Gangster Squad (2013)

Gangster SquadGangster Squad

Release Date: January 11, 2013

Director: Ruben Fleischer

Stars: Ryan Gosling, Sean Penn, Emma Stone

Runtime: 113 min

Tagline: No names. No badges. No mercy.

This follows the true story of a crew of police officers who mean to take down a ruthless mob boss, Mickey Cohen (Sean Penn), who runs 1949 Los Angeles.

This certain crew is comprised of: Its leader, Sergeant John O’Mara (Josh Brolin), Sergeant Jerry Wooters (Ryan Gosling), knife-thrower Coleman Harris (Anthony Mackie), the best gunslinger in L.A., Max Kennard (Robert Patrick), his mentee, Navidad Ramirez (Michael Peña) and the brain, Conway Keeler (Giovanni Ribisi). They’re all up against the big old Micky Cohen and collection of bought cops.

Mickey Cohen does not have a soul. He’s ruthless, and he would rip apart a man with two cars and then feed him to the dogs. He wears an ugly grimace and he has some ridiculous lines of dialogue that don’t make a lot of sense. That’s practically the job qualities someone must have to be a gangster.

He is well-acted by Sean Penn, and he is exactly as cartoonish and over-the-top as one would think a power-hungry gangster would be. That’s practically all the characterization done for him.

The other characters are only slightly characterized, but they are well-acted by the attractive and talented cast. Jerry is established as a man who will whatever he must, as long as he protects the people he loves. This is expressed for his caring for Grace Faraday (Emma Stone), a woman who wanted to be a star but ended up with Mickey Cohen. Jerry’s initial fuel to join the squad is the death of a young boy trying to make a dollar on the street when Cohen ordered his men to shoot an enemy of him. The only other really characterized characters are John O’Mara and Conway Keeler, and they are both established as family men. These are the only characters whose home lives get shown, the others might as well just kill people all the time.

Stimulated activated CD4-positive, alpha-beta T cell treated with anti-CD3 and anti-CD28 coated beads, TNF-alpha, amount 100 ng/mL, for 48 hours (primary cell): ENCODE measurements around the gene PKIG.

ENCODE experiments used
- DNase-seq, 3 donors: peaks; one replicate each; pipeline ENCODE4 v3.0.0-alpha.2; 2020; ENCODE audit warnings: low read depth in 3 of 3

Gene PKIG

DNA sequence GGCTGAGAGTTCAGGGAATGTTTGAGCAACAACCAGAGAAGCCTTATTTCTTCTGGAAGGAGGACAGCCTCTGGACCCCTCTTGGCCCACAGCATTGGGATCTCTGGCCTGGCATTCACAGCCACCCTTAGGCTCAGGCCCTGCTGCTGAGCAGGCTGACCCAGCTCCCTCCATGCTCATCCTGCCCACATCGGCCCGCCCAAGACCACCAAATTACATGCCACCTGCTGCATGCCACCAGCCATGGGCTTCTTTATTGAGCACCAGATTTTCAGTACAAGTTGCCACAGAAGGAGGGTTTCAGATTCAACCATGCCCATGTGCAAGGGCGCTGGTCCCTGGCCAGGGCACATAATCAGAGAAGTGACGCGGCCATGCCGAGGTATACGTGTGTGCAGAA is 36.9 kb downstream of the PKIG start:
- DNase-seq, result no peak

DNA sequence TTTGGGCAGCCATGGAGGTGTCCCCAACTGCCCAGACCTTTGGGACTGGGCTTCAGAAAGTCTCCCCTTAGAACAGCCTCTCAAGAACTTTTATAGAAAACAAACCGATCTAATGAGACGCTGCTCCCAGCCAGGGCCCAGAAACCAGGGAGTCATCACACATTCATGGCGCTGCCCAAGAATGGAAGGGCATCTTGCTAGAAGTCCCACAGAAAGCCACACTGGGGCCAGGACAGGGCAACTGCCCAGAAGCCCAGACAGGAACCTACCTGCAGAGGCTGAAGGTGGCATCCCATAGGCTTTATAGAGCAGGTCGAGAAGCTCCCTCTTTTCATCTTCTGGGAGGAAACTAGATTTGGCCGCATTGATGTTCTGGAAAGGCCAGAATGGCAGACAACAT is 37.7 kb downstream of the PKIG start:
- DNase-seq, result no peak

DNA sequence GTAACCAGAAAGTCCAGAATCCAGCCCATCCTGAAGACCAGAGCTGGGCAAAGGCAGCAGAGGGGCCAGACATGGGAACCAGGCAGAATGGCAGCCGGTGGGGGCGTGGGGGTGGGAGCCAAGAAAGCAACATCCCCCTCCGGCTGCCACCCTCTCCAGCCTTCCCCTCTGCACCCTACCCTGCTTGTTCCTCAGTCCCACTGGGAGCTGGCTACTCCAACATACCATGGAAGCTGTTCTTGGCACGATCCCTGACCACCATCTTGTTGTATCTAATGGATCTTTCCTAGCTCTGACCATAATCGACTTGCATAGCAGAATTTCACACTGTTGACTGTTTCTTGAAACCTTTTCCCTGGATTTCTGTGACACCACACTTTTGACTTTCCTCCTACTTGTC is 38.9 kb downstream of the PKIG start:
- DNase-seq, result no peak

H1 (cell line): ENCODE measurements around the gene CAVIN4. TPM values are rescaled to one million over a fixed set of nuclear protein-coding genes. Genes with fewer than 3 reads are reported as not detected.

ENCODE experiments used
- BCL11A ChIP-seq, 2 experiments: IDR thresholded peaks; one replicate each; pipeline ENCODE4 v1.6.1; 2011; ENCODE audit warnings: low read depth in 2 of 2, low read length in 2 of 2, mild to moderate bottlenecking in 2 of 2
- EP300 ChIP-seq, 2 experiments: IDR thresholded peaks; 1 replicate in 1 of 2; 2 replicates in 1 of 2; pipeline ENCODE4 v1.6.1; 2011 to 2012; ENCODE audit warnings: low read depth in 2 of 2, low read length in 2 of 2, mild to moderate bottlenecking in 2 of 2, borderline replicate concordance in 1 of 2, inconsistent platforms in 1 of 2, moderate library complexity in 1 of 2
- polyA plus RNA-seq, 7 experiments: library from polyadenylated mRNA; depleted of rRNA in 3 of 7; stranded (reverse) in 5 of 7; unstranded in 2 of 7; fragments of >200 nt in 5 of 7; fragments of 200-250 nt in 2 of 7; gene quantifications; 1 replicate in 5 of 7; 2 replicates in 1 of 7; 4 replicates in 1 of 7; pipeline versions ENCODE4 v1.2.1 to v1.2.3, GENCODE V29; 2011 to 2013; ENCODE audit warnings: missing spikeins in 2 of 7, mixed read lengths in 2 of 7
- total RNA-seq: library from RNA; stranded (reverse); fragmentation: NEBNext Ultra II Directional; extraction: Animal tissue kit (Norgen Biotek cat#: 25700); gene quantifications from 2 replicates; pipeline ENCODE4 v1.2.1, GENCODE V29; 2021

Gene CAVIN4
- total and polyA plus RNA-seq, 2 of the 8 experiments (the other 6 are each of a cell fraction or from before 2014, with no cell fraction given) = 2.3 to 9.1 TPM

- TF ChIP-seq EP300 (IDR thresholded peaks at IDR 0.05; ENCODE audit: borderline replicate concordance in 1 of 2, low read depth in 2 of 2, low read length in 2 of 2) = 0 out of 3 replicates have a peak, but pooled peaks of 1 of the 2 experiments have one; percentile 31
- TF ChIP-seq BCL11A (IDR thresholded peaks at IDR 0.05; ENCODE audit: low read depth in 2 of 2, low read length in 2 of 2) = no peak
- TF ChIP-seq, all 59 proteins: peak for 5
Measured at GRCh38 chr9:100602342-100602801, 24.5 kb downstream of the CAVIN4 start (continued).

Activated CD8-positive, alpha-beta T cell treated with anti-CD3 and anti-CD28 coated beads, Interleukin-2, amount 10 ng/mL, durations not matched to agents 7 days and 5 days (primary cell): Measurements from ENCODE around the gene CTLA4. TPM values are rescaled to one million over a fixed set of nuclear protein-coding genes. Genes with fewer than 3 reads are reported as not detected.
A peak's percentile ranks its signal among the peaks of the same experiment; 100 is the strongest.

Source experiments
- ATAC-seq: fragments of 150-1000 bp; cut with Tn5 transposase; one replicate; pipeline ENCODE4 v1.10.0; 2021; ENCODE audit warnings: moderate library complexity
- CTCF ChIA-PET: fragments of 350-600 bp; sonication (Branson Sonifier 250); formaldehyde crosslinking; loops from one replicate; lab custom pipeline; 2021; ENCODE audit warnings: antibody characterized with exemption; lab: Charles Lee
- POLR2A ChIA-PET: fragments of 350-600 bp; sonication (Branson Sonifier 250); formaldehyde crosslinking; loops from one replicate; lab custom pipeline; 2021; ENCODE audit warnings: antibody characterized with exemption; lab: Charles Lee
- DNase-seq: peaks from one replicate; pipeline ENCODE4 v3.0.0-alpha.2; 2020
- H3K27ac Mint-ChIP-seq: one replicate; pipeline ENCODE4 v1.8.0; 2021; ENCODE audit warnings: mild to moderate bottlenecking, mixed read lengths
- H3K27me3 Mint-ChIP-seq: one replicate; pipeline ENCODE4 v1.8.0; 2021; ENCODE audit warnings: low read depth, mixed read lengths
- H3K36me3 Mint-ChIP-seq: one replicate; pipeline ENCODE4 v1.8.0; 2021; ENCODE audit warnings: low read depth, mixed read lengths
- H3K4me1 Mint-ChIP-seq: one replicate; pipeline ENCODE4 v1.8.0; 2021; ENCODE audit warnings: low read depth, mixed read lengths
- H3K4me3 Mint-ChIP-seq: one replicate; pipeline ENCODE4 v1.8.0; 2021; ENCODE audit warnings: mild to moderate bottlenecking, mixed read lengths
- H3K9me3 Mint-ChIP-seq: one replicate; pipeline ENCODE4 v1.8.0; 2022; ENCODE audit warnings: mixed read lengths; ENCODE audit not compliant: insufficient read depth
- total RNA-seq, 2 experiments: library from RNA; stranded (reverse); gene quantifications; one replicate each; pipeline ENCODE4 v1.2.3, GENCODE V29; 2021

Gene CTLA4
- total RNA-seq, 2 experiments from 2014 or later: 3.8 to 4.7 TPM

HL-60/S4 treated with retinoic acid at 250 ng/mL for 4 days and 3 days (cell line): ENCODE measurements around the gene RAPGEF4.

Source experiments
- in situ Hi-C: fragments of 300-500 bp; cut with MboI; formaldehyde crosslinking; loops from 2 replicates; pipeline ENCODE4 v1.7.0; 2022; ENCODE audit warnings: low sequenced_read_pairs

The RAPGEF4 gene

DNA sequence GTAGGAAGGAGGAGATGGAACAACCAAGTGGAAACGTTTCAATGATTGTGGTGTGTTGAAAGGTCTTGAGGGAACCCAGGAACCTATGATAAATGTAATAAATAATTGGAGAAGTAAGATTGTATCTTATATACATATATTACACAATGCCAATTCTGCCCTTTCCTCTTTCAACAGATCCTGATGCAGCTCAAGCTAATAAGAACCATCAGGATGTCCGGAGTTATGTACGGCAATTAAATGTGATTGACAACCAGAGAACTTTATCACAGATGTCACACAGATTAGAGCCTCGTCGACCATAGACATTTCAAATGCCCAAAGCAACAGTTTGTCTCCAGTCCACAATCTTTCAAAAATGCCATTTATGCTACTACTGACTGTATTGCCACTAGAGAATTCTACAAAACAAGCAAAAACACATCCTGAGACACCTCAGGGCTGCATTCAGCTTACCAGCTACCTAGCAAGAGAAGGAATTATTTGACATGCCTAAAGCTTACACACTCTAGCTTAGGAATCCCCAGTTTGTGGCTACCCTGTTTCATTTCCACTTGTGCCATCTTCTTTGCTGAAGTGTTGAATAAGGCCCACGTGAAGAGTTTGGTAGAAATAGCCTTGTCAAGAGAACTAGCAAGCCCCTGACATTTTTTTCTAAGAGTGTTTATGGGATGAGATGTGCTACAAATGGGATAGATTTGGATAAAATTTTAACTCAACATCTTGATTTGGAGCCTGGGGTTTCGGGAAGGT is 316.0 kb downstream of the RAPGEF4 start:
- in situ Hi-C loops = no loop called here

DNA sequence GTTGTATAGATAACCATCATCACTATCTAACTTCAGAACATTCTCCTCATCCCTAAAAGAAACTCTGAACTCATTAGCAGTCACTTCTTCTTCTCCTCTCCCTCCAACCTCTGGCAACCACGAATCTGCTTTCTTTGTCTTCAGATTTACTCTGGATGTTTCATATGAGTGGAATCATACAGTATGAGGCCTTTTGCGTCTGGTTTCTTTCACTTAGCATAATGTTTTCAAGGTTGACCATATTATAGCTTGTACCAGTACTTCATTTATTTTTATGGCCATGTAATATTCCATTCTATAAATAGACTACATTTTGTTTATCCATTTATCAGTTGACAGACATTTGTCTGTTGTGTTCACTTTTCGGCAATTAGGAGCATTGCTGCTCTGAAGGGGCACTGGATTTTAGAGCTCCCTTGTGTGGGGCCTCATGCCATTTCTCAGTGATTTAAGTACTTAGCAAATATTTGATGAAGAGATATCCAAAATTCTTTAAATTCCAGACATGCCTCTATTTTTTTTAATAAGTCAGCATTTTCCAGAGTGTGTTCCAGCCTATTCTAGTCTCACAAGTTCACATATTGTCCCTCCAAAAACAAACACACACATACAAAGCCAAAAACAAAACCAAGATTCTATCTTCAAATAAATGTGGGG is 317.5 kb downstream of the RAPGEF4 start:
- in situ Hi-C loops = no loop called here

There’s a fair deal of violence and exhilarating action but it isn’t non-stop. It takes a break to let us know what’s going on and build the storyline. This makes the film both dramatic, filled with crime and very fun. While the storyline does not challenge its audience on an intellectual level on any sort, it is present. It’s simply a group of cops who work both sides of the law against a ruthless mob boss. Their killings is necessary, however. Cohen’s empire is very strong, and they must collapse the metaphorical wall. Whilst it doesn’t make the audience think, it is an extremely entertaining and usually enthralling experience, nonetheless.

It is sort-of unrealistic at times, to a point where I had to remind myself this is a gangster film and not an episode of The Bugs Bunny and Tweety Show where Wile E. Coyote tries to catch that pesky Roadrunner. This time Wile (multiplied by six) being the protagonist(s) and Roadrunner (Cohen) being the antagonist. It’s a fight of power between the two, in the great, stylized city of Los Angeles. However, only had to remind myself of this once or twice. Speaking of the style, this film very much expresses the glamour present in late 1940s L.A., where everyone danced, showed skin and had extravagent dresses for the ladies (and cross-dressers, I guess) and suave suits for the men. It is also highlighted by the people’s slang, and the usually funny humour that incorporates itself into the screenplay. When the jokes did show up, though, I had to question if it was intentional or unintentional. The attempt at juggling both a serious crime drama and a fun sort-of spoof is rarely a good end product.